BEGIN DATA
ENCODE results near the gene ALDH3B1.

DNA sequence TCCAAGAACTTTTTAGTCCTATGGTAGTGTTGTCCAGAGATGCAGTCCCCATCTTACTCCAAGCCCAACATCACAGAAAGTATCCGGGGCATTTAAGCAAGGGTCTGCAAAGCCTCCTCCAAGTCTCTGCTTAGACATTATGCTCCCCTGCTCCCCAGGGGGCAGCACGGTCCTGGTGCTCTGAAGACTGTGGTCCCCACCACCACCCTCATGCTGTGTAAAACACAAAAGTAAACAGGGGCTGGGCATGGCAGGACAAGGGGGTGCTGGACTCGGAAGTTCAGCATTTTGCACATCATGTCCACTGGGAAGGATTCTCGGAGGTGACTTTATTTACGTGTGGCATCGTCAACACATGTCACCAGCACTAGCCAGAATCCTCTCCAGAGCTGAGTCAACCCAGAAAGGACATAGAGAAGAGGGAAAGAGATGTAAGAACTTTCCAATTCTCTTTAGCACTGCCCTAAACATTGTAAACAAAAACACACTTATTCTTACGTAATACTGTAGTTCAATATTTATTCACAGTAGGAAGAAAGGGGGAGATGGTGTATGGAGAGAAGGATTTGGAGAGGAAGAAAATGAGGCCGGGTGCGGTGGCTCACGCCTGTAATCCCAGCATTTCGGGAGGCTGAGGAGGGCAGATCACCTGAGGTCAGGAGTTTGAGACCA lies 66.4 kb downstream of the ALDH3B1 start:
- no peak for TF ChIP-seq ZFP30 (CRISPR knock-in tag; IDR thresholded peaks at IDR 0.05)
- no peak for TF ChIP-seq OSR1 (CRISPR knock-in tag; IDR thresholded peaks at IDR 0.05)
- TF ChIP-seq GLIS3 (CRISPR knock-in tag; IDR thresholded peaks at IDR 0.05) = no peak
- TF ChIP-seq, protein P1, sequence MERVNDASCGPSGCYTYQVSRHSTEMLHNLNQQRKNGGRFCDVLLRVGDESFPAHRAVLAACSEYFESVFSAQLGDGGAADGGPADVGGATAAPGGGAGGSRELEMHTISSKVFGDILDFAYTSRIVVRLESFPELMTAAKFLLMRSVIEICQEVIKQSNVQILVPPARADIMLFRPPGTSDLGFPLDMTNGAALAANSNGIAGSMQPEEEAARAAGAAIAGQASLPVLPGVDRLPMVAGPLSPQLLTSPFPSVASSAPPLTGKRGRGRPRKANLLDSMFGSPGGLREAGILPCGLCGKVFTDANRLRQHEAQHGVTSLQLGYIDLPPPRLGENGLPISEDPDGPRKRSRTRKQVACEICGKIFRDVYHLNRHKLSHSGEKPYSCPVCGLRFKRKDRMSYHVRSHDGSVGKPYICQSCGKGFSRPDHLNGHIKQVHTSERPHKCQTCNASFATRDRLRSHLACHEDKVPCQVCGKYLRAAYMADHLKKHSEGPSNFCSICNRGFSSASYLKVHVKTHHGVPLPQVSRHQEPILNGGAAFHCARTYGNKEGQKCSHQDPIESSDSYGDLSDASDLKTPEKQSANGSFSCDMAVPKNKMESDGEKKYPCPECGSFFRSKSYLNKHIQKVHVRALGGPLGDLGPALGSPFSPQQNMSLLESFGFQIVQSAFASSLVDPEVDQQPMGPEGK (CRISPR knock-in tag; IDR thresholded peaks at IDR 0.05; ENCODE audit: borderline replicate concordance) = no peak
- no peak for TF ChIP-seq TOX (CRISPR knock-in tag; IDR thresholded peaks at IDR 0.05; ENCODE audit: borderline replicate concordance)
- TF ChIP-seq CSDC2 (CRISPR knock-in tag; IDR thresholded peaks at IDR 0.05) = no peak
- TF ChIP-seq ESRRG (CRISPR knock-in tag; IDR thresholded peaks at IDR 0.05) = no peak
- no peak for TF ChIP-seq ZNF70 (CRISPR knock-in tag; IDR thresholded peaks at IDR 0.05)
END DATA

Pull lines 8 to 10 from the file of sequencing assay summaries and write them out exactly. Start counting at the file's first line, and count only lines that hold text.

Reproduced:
- TF ChIP-seq CSDC2 (CRISPR knock-in tag; IDR thresholded peaks at IDR 0.05) = no peak
- TF ChIP-seq ESRRG (CRISPR knock-in tag; IDR thresholded peaks at IDR 0.05) = no peak
- no peak for TF ChIP-seq ZNF70 (CRISPR knock-in tag; IDR thresholded peaks at IDR 0.05)